When the police car catches up with the car, both have travelled the same displacement.

The police car requires 20 s to catch up with the car.

James 27 Feb 2017 - 1

Question

A body is thrown vertically up from the ground with an initial speed u and it reaches the maximum height h at time t0.

What is the height it reaches at ½ t0?

We first define the upwards direction as positive.

When the body reaches the maximum height, the speed of the body is 0.

Knowing this, we can find expressions for h and t0. The acceleration of the body is taken to be 10 ms-2 downwards. Since we define upwards to be positive, the acceleleration will be -10 ms-2.

When the time is ½ t0,

Now that we know the speed at ½ t0, we can find the height travelled by the body.

James 29 Sep 2016

Question

Find the potential difference across the 2.0 Ω resistor.

Find the potential difference across the open gap in the circuit.

The easiest way to find the potential difference in this case is to assign values of potential at the various points.

We first start at the sides of the cell, A and B.

We can assign any value as long as the difference between A and B is 6.0 V and A is a higher value than B.

In this case, we choose A to be 7 V and B to be 1 V.

All connecting wires are assumed to have no resistance. This means that the value of potential at all points of the same wire are of the same value.

Hence, E has a value of 7 V and C has a value of 1 V.

Since the circuit is an open circuit and no current flows, from V = I R, the potential difference across the 2.0 Ω resistor is zero.

This means that the values of the potential at both sides of the resistor are the same.

From the diagram, we can see that the difference between the potential at C and D is 0 V.

Hence, the potential difference across the 2.0 Ω resistor is zero.

From the diagram, we can see that the difference between the potential at E and D is 6 V.

Hence, the potential difference across the open gap in the circuit is 6.0 V.

Yusong 25 Aug 2016

Question

The figure shows a long horizontal wire PQ carrying a steady current of 50A in the direction QP. A copper wire RS of diameter 0.40mm hangs horizontally at a distance of 0.15m below wire PQ using some threads.

A current flows through RS such that there is no tension in the threads.

Identify the direction is the current and draw a free body diagram of the forces acting on RS.

If the current in RS is flowing opposite to the current in PQ, the two wires will repel each other.

Since the wire is suspended in equilibrium, the resultant force must be zero.

Fup = Fdown
T1 + T2 = FB + W

We can see that it is not possible for the tension to be zero.

If the current in RS is flowing in the same direction as the current in PQ, the two wires will repel attract other.

Since the wire is suspended, the resultant force must be zero.

Fup = Fdown
T1 + T2 + FB = W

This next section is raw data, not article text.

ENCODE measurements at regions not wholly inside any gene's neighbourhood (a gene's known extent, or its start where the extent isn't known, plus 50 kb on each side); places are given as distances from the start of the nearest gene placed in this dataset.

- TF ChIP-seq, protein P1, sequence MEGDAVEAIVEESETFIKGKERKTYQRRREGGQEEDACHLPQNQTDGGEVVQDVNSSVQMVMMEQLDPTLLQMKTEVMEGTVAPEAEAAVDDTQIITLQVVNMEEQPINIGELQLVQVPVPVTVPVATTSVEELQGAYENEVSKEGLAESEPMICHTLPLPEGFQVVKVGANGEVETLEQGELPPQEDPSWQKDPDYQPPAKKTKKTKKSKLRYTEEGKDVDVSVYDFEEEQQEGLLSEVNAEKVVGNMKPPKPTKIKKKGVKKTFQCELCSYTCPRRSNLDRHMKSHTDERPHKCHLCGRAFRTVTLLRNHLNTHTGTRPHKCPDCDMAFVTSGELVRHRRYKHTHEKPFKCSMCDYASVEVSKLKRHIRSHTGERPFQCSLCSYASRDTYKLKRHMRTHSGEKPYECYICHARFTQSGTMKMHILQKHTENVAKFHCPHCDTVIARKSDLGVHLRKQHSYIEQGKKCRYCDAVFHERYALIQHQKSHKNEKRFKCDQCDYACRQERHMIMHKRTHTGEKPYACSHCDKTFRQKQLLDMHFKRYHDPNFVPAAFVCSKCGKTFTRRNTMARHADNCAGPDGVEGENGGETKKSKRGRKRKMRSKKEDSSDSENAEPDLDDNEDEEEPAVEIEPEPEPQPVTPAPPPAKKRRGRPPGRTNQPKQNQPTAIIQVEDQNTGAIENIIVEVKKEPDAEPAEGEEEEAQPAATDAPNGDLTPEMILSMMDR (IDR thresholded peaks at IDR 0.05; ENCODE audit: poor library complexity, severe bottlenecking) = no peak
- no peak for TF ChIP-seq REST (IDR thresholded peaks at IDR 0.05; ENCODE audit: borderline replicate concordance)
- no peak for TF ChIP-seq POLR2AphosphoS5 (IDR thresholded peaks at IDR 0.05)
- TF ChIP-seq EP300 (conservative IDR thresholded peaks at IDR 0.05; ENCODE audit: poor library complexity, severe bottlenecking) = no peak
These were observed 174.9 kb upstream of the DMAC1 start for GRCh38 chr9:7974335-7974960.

When the tensions in both threads are zero, we have

FB = W

Hence, current in RS must be flowing in the same direction as PQ, in the direction SR.

The free body diagram when there is no tension in the threads is as shown below:

Jia Yee 25 Aug 2016

Question

The figure below shows a region PQRS of a uniform magnetic field directed downwards into the plane of the paper.

Electrons, all having the same speed, enter the region of the magnetic field.

a) On the figure, show the path of the electrons as they pass through the magnetic field emerging from side QR.

b) A uniform electric field is also applied in the region PQRS so that the electrons now pass undeflected through this region. On the figure, mark with an arrow labelled E, the direction of the electric field.

c) The undeflected electrons in (b) each have charge -e, mass m and speed v. State and explain the effect if any, on the particles entering the region PQRS of the same magnetic and electric fields in (b) if the particles each have

i) charge -e, mass m and speed 2v.

ii) charge +e, mass m and speed v.

a) Since the electrons are moving to the right, it is the same as a current flowing to the left. By using Flemming’s left hand rule, the magnetic force on the electrons is downwards.

According to Flemming’s left hand rule, the magnetic force will always be perpendicular to the velocity of the electrons. This means that it provides a centripetal force. Hence, the electrons will move in a circular path as shown.

Once the electrons exit the magnetic field, they will move in a straight path since there is no resultant force acting on the electrons. We ignore the effects of the weight because the acceleration of due to the weight is too small to cause any significant change in the velocity of the electrons.

b) In order for the electrons to pass through undeflected, the resultant force on the electrons must be zero. Since the magnetic force on the electrons is downwards, the electric force acting on the electrons must be of the same magnitude and acting upwards.